Developed by Dennis Ritchie between 1969 and 1973 at AT&T Bell Labs, the C programming language is one of the most widely used programming languages. As a procedural language, it is capable of low-level access to memory, as well as mapping constructs to machine instructions, minimising the amount of run-time support needed. However, it is also a capable language for cross-platform programming. When I stumbled across a TVTropes article proudly proclaiming that some fan had reconstructed the entire program Nagato Yuki had written in the episode The Day of Sagittarius, I decided to go in and check for myself as to what was going on. Having taken a sufficient number of programming courses requiring C and C-like languages, as well as the fact that my research project involves the Objective C language, I wished to verify that such an individual had actually gone ahead and compiled Nagato’s code. Not 10 seconds on Google passed, and I had realised that no such individual had actually gone on and carried out these tests, and moreover, such tests simply could not have been carried out for logistical reasons.
- Even at 1080p, the code still appears blurry and hard to decode. This is the first indicator that no one could have possible tested the code to the level that is being claimed.
- If I were to capture every single image, I would be here for about the age of the universe trying to explain everything if I were to adapt the same styles as I have for other articles. For brevity, there are only eight more images after this one, and for practicality reasons, I won’t bother explaining what’s on the screens.
- This is as close to the code as we can get. Syntax-wise, I do not notice any issues with the code. From a cursory glance, I note that there are a lot of prototypes. However, inspection of the code in the close-ups, frame-per-frame, reveals that all of the methods are only declared in prototypes: actual implementations are completely absent from these close-ups and must likely be in the far-away shots.
- On careful inspection, it is possible to do exactly what Nagato does using far fewer terminal windows. One would merely need a single C program that has access to networking privileges The program would need to convince the server that it is an administrator, and from there, it is a simple matter of creating a class to mimic administrative commands, thus allowing Haruhi et al. to even out the game.
In the context of the story, Nagato designs a remotely executed program to even the battlefield out following the discovery that their opponents, the Computer Research Society, were cheating. Nagato is seen using the command line terminal to construct her program, as well as the means of delivery, demonstrating that her ability to micro is equal to teh_pwnerer from Pure Pwnage. However, the TVTropes article draws interest, with the original lines reading as follows:
There was a fan who had knowledge of C programming and command line execution who actually took screenshots of Nagato’s code, frame by frame. The code was valid.
On closer inspection, even at 1080p, the code is blurry and can only be read to a limited extent. The code that can be read is syntactically correct, but not valid, C: running it through the compiler will produce code that does not raise any errors from the compiler, but unfortunately, there is no means of validating the code talis qualis. While the constant flurry of CMD windows does not present challenges to capturing the screenshots for inspection, the fact that the code remains blurry precludes any possibility of inspecting it further. Thus, we are forced to conclude that, however cool it may have appeared, the code’s status is at best indeterminate. In the worst case, the code simply won’t do anything.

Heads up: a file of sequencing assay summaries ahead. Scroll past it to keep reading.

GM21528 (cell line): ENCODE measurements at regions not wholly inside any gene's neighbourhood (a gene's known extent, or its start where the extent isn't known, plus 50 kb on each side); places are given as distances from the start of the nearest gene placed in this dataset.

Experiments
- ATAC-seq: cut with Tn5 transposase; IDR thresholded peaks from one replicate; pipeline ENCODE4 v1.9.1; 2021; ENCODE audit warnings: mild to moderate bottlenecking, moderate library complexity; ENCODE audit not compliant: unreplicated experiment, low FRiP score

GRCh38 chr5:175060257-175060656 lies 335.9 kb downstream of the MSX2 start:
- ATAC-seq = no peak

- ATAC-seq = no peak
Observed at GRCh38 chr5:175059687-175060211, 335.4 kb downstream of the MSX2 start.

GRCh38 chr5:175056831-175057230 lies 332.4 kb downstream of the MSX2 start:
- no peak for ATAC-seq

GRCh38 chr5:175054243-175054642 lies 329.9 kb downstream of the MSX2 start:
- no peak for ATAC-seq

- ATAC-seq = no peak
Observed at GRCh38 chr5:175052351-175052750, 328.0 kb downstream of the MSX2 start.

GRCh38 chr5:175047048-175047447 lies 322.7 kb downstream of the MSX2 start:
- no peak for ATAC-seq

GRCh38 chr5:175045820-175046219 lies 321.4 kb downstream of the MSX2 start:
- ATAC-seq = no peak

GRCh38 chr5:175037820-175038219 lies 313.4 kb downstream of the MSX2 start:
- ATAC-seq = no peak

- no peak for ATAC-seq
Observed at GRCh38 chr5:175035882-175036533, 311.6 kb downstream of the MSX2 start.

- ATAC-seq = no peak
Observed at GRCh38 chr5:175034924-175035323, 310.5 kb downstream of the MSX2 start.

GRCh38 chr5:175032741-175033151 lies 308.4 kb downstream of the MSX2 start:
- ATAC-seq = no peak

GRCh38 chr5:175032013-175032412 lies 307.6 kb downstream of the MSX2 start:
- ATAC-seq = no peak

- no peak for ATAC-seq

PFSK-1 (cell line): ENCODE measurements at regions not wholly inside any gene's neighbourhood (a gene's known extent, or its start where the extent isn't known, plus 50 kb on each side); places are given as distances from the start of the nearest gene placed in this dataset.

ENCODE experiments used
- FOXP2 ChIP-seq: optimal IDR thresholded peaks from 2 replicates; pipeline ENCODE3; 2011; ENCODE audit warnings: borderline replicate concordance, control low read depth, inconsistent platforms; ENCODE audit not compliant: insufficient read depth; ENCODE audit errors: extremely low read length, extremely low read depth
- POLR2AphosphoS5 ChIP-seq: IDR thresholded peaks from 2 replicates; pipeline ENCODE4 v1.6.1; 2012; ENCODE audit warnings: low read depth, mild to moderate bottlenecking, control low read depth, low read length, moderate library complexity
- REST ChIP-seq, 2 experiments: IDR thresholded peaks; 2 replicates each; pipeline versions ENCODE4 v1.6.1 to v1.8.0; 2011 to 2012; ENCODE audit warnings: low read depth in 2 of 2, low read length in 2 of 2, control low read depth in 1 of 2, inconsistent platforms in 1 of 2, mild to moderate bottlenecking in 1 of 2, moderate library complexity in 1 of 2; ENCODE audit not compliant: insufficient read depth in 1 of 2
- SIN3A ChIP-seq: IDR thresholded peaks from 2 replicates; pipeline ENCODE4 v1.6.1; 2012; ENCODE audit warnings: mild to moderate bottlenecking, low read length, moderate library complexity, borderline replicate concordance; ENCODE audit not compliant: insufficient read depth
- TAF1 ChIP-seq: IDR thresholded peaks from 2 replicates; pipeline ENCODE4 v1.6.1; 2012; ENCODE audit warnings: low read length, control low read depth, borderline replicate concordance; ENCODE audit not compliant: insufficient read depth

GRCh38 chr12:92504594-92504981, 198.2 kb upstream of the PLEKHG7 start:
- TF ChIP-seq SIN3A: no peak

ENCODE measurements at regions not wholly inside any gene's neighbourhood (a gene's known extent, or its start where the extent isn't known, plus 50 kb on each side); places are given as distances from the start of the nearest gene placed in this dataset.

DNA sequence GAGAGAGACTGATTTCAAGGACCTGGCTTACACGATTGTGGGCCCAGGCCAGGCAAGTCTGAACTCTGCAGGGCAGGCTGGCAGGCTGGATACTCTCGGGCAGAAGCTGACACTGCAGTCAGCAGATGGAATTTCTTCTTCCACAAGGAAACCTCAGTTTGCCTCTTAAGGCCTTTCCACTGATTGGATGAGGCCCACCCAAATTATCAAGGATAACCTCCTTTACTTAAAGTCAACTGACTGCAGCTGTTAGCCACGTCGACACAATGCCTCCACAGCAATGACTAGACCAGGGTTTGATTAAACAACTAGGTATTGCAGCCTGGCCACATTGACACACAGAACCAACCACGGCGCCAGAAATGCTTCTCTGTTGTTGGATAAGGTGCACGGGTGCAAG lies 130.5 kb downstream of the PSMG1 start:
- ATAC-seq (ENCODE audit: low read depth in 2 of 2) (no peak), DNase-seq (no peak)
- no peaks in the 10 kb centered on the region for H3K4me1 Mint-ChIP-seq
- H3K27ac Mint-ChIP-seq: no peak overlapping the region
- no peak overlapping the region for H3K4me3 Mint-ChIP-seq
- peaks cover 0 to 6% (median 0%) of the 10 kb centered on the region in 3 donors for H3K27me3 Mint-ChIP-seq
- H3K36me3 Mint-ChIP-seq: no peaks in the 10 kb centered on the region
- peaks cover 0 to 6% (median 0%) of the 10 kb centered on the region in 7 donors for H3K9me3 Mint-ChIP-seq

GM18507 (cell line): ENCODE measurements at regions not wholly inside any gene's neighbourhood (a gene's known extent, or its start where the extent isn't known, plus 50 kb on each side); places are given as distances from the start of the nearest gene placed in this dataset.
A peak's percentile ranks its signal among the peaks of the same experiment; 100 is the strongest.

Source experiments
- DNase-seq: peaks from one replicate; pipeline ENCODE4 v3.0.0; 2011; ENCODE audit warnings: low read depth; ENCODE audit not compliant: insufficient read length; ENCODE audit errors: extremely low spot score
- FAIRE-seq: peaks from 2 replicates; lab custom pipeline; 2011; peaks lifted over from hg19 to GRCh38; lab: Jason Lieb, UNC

- There is a scene from Lucky Star where a waitress looking like Nagato asks a customer (who happens to look like Kyon) for permission to go ahead and make the dish despite it taking 15 minutes, and the customer responds in the exact manner as does Kyon here.
- This is the clearest we’ll get to see the screen. For the record, yes, it’s correct. The first line is to compile her program, and the second is to run it.
- The aforementioned shout-out to Haruhi from Lucky Star is a clever one: it is partially because of the numerous references in Lucky Star that I bothered to pick up Haruhi.
- Kyon understands Nagato’s desire to win. This marks the turning point in various spin-offs, where Nagato becomes increasingly engrossed in games to the point where gaming displaces her old hobby of reading.
- Despite being only human, both teh_masterer and teh_pwnerer from Pure Pwnage display (respectively) superior and equal über micro. I will discuss Pure Pwnage in greater detail at an unspecified point in the future, but I would like to take this opportunity to inform readers that discussions about Pure Pwnage may soon reach this blog.
I step things up one level when I bring the contributor’s usage of “valid” into the discussion. By definition, something that is valid (in this case, Nagato’s code) will meet the customer’s specifications. Thus, we expect that, if the code is valid, it would work as we wished. Because compiling without errors is not a sufficient condition for validity, we cannot determine for certain as to whether or not Nagato’s code is valid. For good measure, verification cannot be attempted here, since there are far too many unknowns. Paired with the difficulty in actually seeing the code work, this example clearly would not hold true, and as such, has since been re-written to reflect that. Until another contributor alters my corrections, it simply reads that Nagato is seen to be using syntactically correct code and CMD commands when writing her program.